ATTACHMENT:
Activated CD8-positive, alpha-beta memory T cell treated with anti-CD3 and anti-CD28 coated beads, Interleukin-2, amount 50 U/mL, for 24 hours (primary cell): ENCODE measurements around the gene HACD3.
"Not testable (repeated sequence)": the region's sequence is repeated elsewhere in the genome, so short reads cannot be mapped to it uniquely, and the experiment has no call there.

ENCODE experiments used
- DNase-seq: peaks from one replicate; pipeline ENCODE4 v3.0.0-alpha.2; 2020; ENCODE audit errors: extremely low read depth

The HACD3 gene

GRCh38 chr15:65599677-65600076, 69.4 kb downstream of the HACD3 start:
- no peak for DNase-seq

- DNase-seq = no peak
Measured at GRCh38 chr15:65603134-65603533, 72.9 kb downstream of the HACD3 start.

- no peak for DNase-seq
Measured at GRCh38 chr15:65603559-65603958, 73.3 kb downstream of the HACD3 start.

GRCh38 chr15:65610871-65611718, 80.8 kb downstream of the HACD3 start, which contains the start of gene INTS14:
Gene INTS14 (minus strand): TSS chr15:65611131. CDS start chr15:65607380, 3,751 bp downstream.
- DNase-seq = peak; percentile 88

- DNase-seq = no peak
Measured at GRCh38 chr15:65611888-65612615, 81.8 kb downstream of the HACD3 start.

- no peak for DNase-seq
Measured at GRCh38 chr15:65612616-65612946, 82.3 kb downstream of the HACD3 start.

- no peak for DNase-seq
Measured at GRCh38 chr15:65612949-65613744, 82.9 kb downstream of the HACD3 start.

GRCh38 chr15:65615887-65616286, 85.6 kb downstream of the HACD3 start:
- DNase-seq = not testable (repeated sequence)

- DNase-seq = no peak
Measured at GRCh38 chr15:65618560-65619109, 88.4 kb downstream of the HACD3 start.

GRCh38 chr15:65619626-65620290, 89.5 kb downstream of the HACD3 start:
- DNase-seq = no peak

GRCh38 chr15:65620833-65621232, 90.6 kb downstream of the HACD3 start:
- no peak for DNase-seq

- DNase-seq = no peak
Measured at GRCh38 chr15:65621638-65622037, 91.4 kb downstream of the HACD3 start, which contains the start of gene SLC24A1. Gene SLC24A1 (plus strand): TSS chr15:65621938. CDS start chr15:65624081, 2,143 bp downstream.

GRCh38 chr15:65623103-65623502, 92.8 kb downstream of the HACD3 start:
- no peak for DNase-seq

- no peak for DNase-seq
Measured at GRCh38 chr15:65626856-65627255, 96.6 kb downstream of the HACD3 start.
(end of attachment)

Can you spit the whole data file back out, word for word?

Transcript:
Activated CD8-positive, alpha-beta memory T cell treated with anti-CD3 and anti-CD28 coated beads, Interleukin-2, amount 50 U/mL, for 24 hours (primary cell): ENCODE measurements around the gene HACD3.
"Not testable (repeated sequence)": the region's sequence is repeated elsewhere in the genome, so short reads cannot be mapped to it uniquely, and the experiment has no call there.

ENCODE experiments used
- DNase-seq: peaks from one replicate; pipeline ENCODE4 v3.0.0-alpha.2; 2020; ENCODE audit errors: extremely low read depth

The HACD3 gene

GRCh38 chr15:65599677-65600076, 69.4 kb downstream of the HACD3 start:
- no peak for DNase-seq

- DNase-seq = no peak
Measured at GRCh38 chr15:65603134-65603533, 72.9 kb downstream of the HACD3 start.

- no peak for DNase-seq
Measured at GRCh38 chr15:65603559-65603958, 73.3 kb downstream of the HACD3 start.

GRCh38 chr15:65610871-65611718, 80.8 kb downstream of the HACD3 start, which contains the start of gene INTS14:
Gene INTS14 (minus strand): TSS chr15:65611131. CDS start chr15:65607380, 3,751 bp downstream.
- DNase-seq = peak; percentile 88

- DNase-seq = no peak
Measured at GRCh38 chr15:65611888-65612615, 81.8 kb downstream of the HACD3 start.

- no peak for DNase-seq
Measured at GRCh38 chr15:65612616-65612946, 82.3 kb downstream of the HACD3 start.

- no peak for DNase-seq
Measured at GRCh38 chr15:65612949-65613744, 82.9 kb downstream of the HACD3 start.

GRCh38 chr15:65615887-65616286, 85.6 kb downstream of the HACD3 start:
- DNase-seq = not testable (repeated sequence)

- DNase-seq = no peak
Measured at GRCh38 chr15:65618560-65619109, 88.4 kb downstream of the HACD3 start.

GRCh38 chr15:65619626-65620290, 89.5 kb downstream of the HACD3 start:
- DNase-seq = no peak

GRCh38 chr15:65620833-65621232, 90.6 kb downstream of the HACD3 start:
- no peak for DNase-seq

- DNase-seq = no peak
Measured at GRCh38 chr15:65621638-65622037, 91.4 kb downstream of the HACD3 start, which contains the start of gene SLC24A1. Gene SLC24A1 (plus strand): TSS chr15:65621938. CDS start chr15:65624081, 2,143 bp downstream.

GRCh38 chr15:65623103-65623502, 92.8 kb downstream of the HACD3 start:
- no peak for DNase-seq

- no peak for DNase-seq
Measured at GRCh38 chr15:65626856-65627255, 96.6 kb downstream of the HACD3 start.